And former Minnesota Governor Tim Pawlenty, well, he is officially in the 2012 race.  He‘s running on a platform of small government and big lies.  And one of his Republican predecessors is calling him out.  That‘s coming up on THE ED SHOW.

Stay with us.

(COMMERCIAL BREAK)

SCHULTZ:  And with Republicans in Wisconsin controlling both houses, it‘s pretty much been easy for Governor Scott Walker to ram through his radical anti-union agenda.

That is until now.  Today, big news—the state elections board ordered recall elections for three Republican state senators.  It‘s official.  Dan Kapanke, Randy Hopper and Luther Olsen have to go get re-elected by the people.  Those elections will take place on July 12th.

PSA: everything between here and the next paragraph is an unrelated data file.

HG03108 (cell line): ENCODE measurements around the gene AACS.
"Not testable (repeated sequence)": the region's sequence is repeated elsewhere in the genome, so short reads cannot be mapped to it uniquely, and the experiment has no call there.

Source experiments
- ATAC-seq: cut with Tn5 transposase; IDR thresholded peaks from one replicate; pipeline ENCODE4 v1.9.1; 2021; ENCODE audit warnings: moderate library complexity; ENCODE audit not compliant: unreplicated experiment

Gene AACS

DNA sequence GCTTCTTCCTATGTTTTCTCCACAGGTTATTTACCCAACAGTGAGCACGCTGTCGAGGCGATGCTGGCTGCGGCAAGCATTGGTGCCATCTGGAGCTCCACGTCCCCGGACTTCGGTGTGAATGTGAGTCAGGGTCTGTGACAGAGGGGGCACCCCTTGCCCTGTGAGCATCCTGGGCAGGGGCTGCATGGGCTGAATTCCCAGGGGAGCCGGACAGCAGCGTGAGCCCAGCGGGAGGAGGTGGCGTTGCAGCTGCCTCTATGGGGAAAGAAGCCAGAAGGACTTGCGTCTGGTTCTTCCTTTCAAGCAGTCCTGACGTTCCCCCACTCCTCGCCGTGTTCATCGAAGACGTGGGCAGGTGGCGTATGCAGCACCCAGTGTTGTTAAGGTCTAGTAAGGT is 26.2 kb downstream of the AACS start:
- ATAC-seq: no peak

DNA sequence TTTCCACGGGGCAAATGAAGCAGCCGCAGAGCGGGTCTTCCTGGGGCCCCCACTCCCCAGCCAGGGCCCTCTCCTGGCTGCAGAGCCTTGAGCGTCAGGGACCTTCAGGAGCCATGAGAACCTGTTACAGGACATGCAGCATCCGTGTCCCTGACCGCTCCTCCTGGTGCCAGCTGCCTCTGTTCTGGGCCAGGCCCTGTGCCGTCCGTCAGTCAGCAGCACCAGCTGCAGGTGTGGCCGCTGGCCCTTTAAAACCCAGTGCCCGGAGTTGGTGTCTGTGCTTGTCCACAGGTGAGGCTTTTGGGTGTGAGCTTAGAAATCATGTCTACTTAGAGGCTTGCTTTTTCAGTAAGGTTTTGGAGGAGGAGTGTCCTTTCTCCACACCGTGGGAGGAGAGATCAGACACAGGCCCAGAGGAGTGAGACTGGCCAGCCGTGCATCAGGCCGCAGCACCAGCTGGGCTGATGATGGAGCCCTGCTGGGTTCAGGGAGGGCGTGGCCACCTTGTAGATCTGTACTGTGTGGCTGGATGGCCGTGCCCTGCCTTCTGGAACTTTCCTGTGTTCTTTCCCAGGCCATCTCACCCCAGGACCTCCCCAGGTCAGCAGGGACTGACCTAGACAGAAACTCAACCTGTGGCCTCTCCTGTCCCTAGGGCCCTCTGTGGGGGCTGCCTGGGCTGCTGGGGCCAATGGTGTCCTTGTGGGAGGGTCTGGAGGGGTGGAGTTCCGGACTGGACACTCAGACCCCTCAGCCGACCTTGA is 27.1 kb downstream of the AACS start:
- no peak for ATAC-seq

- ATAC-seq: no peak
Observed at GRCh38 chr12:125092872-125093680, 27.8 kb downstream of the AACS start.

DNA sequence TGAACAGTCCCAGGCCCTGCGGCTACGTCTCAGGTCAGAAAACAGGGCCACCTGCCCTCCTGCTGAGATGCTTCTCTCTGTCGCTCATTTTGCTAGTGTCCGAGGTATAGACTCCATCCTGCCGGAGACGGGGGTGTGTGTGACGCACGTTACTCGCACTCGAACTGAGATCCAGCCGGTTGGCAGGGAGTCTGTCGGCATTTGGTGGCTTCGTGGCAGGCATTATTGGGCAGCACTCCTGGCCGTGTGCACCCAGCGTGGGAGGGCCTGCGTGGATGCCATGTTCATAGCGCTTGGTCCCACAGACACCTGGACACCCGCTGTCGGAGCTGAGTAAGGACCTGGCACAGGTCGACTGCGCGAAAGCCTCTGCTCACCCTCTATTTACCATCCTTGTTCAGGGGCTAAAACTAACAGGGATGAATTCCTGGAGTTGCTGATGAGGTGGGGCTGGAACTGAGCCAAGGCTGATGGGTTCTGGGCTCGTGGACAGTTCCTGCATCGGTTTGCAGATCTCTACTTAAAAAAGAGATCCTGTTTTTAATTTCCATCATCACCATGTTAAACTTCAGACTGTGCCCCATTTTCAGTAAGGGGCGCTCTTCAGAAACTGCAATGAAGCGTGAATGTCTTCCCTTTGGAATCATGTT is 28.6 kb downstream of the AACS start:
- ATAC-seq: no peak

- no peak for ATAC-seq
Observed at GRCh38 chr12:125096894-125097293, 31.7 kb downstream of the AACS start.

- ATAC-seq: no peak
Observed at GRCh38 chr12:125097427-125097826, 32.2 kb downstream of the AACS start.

With more recalls still to be decided, Democrats need to pick up just three seats to gain the majority in the Senate.  Meanwhile, results of the hotly contested Supreme Court race, they have been certified.  The elections board declaring the conservative in the race, Judge David Prosser, the winner.  Prosser carved out a narrow victory just over 7,000 votes over JoAnne Kloppenburg.

Kloppenburg has not ruled out additional legal action.  I‘m not sure what that would be at this point.  We‘ll certainly cover it when it happens.  And, of course, we‘ll be in Wisconsin on July 12th.

We‘re right back.

(COMMERCIAL BREAK)

SCHULTZ:  Good to have you back with us here on THE ED SHOW.

It is really a district that has elected only three Democrats since 1857.  That‘s not a misprint, since 1857.  I mean the Democrats don‘t win in this place, right?  So, you would think that tomorrow‘s special election in Upstate New York would be pretty much a slam dunk for Republican Jane Corwin.

Instead, she finds herself trailing her Democratic opponent Kathy Hochul by just six points.  But that‘s a six-point lead the Democrats have never had.

Folks in New York 26 voted for John McCain and George W. Bush.